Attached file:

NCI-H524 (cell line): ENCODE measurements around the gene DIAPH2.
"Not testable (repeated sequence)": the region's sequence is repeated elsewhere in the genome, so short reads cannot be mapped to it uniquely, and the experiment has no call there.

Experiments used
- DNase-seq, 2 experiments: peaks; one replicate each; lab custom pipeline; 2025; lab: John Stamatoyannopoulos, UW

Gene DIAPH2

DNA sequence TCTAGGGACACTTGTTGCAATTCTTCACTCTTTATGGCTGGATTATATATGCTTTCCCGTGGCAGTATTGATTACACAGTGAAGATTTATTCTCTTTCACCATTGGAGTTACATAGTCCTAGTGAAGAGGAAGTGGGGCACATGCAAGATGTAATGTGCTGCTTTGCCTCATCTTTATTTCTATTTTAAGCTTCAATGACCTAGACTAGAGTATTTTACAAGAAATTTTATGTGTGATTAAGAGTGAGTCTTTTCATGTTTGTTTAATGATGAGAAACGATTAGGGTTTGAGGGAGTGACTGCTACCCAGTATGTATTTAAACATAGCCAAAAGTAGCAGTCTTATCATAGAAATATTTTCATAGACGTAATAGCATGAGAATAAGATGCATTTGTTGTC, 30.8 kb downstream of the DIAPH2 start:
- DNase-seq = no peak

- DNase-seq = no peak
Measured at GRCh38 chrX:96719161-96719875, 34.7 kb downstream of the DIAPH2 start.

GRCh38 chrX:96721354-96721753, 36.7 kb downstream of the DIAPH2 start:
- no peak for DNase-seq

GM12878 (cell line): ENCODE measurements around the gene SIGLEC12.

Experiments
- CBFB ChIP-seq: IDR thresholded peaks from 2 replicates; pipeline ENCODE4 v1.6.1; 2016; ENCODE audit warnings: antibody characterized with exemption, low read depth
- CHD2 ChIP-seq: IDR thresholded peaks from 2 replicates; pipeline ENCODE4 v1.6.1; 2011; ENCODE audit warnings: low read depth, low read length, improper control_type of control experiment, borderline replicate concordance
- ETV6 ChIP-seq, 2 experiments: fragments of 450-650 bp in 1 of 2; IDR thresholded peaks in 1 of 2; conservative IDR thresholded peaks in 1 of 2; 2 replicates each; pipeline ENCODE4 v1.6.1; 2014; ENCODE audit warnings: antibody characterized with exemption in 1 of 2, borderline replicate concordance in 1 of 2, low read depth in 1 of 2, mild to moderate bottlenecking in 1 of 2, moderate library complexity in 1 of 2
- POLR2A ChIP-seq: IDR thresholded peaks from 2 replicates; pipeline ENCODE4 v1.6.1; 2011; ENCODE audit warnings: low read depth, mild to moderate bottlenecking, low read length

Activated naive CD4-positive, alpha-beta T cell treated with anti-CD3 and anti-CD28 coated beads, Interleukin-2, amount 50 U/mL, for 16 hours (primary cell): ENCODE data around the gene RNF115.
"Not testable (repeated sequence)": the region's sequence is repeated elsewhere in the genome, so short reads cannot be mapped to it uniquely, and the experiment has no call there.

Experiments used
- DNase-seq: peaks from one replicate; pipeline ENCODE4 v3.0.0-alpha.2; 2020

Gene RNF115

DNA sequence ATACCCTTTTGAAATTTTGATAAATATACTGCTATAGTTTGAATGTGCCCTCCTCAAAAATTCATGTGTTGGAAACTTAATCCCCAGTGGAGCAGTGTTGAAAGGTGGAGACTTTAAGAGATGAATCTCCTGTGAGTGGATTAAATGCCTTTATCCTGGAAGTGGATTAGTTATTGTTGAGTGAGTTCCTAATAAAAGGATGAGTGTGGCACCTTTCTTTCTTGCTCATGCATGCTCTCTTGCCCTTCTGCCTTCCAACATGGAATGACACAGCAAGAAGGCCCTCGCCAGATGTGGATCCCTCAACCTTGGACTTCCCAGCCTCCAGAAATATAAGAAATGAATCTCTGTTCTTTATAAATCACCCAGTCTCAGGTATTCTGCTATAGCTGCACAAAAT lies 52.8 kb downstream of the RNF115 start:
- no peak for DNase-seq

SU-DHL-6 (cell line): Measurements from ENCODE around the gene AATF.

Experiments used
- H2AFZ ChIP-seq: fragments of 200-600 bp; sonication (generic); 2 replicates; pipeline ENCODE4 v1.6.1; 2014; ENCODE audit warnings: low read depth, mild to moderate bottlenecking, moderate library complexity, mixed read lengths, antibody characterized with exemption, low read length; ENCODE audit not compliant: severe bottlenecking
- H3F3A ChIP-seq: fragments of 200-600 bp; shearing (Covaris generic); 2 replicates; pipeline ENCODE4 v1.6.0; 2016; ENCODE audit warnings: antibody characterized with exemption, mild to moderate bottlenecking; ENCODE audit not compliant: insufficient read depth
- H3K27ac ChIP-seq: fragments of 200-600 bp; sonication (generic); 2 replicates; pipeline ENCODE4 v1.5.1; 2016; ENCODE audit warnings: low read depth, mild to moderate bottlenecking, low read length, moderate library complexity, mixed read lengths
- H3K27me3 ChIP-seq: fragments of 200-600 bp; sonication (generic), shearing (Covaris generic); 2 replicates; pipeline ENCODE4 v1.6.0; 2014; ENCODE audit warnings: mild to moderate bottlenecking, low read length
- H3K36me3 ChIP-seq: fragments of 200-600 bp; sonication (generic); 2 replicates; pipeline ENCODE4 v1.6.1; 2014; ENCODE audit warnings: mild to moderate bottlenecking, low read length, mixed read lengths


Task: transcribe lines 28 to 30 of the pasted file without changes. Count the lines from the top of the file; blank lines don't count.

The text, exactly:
- H3F3A ChIP-seq: fragments of 200-600 bp; shearing (Covaris generic); 2 replicates; pipeline ENCODE4 v1.6.0; 2016; ENCODE audit warnings: antibody characterized with exemption, mild to moderate bottlenecking; ENCODE audit not compliant: insufficient read depth
- H3K27ac ChIP-seq: fragments of 200-600 bp; sonication (generic); 2 replicates; pipeline ENCODE4 v1.5.1; 2016; ENCODE audit warnings: low read depth, mild to moderate bottlenecking, low read length, moderate library complexity, mixed read lengths
- H3K27me3 ChIP-seq: fragments of 200-600 bp; sonication (generic), shearing (Covaris generic); 2 replicates; pipeline ENCODE4 v1.6.0; 2014; ENCODE audit warnings: mild to moderate bottlenecking, low read length